Defensiveness and Identity

Journal of the American Philosophical Association:1-20 (2023)
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Abstract

Criticism can sometimes provoke defensive reactions, particularly when it implicates identities people hold dear. For instance, feminists told they are upholding rape culture might become angry or upset, since the criticism conflicts with an identity that is important to them. These kinds of defensive reactions are a primary focus of this paper. What is it to be defensive in this way, and why do some kinds of criticism, or implied criticism, tend to provoke this kind of response? What are the connections between defensiveness, identity, and active ignorance? What are the social, political, and epistemic consequences of the tendency to defensiveness? Are there ways to improve the situation?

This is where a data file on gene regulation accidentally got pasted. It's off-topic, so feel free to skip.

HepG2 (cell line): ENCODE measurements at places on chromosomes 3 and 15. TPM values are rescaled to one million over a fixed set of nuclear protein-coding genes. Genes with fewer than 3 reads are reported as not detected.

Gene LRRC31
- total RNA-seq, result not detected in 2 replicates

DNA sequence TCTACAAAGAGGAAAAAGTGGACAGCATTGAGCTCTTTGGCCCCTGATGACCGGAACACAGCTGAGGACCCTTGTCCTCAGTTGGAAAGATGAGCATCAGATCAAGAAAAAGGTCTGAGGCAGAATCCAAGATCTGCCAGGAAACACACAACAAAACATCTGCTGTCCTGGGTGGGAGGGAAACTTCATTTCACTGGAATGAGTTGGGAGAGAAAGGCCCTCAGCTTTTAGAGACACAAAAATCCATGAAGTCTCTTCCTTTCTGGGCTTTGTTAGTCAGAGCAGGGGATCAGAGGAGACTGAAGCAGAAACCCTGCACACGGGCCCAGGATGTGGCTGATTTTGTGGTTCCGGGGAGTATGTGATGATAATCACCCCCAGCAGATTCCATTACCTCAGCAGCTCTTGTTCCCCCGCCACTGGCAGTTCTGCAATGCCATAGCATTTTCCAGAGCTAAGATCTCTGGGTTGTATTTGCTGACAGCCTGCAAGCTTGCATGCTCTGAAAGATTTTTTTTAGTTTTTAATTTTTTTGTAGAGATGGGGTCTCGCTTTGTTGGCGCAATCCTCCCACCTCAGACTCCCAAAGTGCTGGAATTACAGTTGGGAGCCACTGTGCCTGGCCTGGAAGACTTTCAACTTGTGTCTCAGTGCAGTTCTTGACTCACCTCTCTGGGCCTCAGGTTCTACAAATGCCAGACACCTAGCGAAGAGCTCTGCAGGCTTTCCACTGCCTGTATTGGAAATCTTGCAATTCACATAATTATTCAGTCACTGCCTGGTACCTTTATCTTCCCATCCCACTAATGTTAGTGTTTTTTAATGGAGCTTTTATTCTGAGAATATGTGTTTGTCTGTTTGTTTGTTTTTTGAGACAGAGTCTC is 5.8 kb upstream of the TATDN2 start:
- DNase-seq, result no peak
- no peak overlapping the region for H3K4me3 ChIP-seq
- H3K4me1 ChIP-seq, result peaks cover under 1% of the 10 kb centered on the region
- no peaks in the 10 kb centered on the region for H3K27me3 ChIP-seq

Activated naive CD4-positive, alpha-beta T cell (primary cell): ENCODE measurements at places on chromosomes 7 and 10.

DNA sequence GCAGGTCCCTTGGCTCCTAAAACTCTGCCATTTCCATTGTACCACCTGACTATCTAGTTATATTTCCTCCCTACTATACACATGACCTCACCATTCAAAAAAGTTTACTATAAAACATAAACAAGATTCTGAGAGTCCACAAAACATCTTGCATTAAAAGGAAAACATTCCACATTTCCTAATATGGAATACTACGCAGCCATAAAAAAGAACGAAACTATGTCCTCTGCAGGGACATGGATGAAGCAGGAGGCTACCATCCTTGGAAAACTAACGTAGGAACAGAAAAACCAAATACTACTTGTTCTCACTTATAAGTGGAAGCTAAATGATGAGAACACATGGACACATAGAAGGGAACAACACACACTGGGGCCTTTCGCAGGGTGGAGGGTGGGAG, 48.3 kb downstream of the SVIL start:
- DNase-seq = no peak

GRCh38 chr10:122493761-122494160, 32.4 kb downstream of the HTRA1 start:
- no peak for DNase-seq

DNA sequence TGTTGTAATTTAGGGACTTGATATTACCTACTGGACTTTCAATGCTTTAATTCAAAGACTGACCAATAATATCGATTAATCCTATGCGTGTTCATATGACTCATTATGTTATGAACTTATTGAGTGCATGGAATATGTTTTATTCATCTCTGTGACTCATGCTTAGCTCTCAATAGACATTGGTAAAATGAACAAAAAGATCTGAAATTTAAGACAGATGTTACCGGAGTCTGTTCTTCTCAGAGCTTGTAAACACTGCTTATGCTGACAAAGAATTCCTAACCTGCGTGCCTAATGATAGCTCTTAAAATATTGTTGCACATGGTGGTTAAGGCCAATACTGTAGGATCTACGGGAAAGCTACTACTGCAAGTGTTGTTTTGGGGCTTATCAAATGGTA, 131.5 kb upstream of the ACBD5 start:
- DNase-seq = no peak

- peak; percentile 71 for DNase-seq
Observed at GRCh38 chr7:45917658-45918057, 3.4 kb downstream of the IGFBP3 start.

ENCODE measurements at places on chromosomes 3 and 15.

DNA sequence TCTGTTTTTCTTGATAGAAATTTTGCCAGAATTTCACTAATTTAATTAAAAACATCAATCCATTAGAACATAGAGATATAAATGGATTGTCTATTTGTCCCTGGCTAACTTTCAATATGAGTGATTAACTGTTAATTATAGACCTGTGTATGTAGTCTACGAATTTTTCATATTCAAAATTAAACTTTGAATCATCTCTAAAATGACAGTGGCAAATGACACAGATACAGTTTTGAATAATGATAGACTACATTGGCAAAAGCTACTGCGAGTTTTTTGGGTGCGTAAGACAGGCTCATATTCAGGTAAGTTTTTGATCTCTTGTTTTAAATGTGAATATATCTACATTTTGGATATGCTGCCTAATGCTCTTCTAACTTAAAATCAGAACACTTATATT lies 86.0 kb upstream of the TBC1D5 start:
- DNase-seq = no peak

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Author Profiles

Jonathan Ichikawa
University of British Columbia
Audrey Yap
University of Victoria

Citations of this work

Epistemic Courage.Jonathan Ichikawa - 2024 - Oxford: Oxford University Press.

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References found in this work

Echo chambers and epistemic bubbles.C. Thi Nguyen - 2020 - Episteme 17 (2):141-161.
The Imperative of Integration.Elizabeth Anderson - 2010 - Princeton University Press.
Conceptualizing Epistemic Oppression.Kristie Dotson - 2014 - Social Epistemology 28 (2):115-138.
White Ignorance.Charles W. Mills - 2007 - In Shannon Sullivan & Nancy Tuana (eds.), Race and Epistemologies of Ignorance. Albany, NY: State Univ of New York Pr. pp. 11-38.
The Aptness of Anger.Amia Srinivasan - 2018 - Journal of Political Philosophy 26 (2):123-144.

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